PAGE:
Looking at the pre-Covid trend, in 2019 the collection of differentiated plastics increased by 13% compared to 2018, with an average of about 23 kg / person, which puts Italy among the countries that recycle the most in Europe. However, according to the WWF, Italy is also the first producer in Europe of plastic products and the second for the volume of waste. It is up to us consumers to reduce the consumption of disposable plastic products and packaging. Now.

Cristina: Follow me. Now let’s get into the heart of the plant. Here you see garbage bags that have already been sorted.

Fabio Masotina: Most of the packaging consists of plastic bottles, shopping bags, cans and tinplate – our can of tuna. The first step consists in opening the bag, by a machine that tears them apart.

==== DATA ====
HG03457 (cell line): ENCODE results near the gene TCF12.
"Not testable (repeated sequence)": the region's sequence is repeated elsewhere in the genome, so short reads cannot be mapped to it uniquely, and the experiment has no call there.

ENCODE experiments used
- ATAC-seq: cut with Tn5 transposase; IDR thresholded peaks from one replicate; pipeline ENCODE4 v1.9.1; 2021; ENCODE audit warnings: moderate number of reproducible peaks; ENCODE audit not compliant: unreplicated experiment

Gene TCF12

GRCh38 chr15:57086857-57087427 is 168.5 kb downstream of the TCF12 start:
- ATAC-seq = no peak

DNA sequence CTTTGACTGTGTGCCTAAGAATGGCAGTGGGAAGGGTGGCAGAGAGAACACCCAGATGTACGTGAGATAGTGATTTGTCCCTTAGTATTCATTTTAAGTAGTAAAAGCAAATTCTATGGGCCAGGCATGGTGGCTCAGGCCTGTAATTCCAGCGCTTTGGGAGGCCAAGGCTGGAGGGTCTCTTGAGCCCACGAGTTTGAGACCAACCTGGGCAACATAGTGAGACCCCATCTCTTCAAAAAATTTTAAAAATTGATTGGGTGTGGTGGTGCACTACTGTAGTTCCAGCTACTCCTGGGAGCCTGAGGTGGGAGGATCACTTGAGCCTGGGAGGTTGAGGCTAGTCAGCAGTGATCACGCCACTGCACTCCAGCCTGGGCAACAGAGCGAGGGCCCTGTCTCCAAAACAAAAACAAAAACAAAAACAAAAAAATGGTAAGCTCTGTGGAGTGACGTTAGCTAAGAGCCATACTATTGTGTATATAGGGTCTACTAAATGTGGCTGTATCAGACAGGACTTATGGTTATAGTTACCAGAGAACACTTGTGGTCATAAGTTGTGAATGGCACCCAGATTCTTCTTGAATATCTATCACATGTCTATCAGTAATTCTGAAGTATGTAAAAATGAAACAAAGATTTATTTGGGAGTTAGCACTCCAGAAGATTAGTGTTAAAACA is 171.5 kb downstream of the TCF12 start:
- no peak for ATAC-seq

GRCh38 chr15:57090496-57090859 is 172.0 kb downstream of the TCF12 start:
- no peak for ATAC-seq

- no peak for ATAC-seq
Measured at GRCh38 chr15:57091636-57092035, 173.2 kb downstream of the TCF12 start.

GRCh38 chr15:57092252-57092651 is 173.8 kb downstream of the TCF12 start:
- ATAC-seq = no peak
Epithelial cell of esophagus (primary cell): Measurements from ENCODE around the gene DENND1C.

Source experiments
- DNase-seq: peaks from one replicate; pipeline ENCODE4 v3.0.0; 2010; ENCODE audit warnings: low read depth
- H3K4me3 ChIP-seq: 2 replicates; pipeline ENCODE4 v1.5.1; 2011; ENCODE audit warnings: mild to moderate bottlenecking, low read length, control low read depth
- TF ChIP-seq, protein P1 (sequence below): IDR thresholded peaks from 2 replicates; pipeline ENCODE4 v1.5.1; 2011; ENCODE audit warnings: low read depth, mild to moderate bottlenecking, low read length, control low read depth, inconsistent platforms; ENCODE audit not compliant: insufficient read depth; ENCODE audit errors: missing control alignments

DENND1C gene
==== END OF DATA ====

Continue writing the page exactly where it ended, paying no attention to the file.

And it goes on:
Cristina: As you can see, all the materials from our packaging are separated here thanks to modern technologies. The cans are identified by a magnet and this activates a compressed air device that pushes them into a dedicated container. The plastics remaining on the belt are separated by a vacuum which lifts the lighter bags. The trays and bottles are divided into various colors by an optical reader. See, what you separate at home arrives here. Fabio what do the bottles and the trays become?

Fabio Masotina: Tables, chairs, sweaters, furnishings and various gadgets.

Cristina: Do you see how many things can be made from plastic materials? Thank you Fabio! I’m Cristina, back to you in the studio!

On air November 8,2008

Recycled Design with Paolo Ulian